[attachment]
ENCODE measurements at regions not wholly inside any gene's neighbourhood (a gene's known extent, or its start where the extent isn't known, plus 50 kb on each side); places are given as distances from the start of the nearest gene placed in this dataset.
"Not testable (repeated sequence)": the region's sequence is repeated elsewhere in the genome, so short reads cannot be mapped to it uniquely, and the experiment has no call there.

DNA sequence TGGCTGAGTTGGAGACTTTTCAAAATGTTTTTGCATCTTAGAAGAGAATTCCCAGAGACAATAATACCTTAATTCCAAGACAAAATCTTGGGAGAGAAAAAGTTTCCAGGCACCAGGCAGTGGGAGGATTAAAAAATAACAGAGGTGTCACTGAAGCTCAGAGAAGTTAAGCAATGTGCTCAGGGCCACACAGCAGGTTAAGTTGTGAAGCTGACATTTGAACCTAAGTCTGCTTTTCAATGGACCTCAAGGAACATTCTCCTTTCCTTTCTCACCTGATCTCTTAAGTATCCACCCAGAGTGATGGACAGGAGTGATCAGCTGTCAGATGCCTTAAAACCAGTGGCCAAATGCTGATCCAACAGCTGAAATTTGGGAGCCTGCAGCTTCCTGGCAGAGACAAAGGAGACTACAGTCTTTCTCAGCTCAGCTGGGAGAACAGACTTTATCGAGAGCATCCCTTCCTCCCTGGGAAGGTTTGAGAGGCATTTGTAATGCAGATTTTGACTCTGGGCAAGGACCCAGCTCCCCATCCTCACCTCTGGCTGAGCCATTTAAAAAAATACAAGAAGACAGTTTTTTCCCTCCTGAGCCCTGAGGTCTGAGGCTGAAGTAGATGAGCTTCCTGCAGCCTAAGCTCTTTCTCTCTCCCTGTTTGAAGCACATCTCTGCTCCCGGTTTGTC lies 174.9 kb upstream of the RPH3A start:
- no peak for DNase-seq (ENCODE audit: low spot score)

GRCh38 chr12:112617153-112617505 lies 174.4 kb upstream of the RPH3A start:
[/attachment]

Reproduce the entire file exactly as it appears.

ENCODE measurements at regions not wholly inside any gene's neighbourhood (a gene's known extent, or its start where the extent isn't known, plus 50 kb on each side); places are given as distances from the start of the nearest gene placed in this dataset.
"Not testable (repeated sequence)": the region's sequence is repeated elsewhere in the genome, so short reads cannot be mapped to it uniquely, and the experiment has no call there.

DNA sequence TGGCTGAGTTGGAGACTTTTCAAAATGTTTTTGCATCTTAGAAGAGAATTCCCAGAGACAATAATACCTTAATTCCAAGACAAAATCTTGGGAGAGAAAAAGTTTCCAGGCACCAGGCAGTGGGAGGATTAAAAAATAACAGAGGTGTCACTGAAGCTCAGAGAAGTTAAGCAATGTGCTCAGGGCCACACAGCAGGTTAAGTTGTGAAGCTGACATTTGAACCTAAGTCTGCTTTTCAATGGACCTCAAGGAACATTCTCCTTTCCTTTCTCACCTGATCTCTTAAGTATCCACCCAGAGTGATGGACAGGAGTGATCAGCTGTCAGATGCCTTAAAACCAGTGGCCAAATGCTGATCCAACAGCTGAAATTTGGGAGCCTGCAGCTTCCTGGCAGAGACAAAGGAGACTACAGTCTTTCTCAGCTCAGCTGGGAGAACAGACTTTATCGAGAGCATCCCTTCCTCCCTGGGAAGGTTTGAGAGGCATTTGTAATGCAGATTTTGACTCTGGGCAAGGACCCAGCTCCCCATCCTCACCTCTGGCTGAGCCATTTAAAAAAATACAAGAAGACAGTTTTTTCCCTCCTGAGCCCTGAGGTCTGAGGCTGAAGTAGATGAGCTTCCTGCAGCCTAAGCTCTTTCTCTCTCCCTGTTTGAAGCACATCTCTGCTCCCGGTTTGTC lies 174.9 kb upstream of the RPH3A start:
- no peak for DNase-seq (ENCODE audit: low spot score)

GRCh38 chr12:112617153-112617505 lies 174.4 kb upstream of the RPH3A start: